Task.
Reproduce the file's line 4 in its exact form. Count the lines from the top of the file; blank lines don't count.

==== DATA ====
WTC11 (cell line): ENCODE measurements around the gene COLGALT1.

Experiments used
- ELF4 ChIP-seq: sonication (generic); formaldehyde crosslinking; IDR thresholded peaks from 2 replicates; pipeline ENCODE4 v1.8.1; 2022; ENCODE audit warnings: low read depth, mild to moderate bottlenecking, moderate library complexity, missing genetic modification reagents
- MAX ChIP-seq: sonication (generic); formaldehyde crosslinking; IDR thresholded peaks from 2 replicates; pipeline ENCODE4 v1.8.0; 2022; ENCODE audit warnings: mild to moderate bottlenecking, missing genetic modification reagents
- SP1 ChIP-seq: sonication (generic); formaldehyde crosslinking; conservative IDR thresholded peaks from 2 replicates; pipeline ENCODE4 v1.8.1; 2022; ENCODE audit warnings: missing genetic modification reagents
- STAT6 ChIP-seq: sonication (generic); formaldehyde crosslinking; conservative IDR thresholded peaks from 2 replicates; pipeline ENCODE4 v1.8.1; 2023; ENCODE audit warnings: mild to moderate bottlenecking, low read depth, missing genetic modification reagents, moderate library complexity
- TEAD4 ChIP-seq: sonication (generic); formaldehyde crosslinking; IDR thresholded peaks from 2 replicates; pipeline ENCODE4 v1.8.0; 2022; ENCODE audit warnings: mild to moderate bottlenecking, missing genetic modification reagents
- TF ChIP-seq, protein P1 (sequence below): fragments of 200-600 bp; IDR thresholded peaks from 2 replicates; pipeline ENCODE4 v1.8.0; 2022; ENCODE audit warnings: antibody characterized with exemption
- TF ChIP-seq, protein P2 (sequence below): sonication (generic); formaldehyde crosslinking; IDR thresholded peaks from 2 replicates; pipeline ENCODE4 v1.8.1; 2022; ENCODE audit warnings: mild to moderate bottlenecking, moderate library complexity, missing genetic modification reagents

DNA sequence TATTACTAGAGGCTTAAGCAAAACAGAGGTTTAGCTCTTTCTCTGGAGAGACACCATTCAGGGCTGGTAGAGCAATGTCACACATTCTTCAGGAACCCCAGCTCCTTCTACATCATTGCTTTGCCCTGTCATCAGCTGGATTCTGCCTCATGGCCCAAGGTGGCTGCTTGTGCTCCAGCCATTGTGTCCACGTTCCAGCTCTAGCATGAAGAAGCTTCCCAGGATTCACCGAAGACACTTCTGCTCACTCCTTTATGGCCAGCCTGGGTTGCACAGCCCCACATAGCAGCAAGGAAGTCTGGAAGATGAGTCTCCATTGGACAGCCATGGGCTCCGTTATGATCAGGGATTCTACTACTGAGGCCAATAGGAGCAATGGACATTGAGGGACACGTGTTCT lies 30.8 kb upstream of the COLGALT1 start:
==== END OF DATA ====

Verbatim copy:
- MAX ChIP-seq: sonication (generic); formaldehyde crosslinking; IDR thresholded peaks from 2 replicates; pipeline ENCODE4 v1.8.0; 2022; ENCODE audit warnings: mild to moderate bottlenecking, missing genetic modification reagents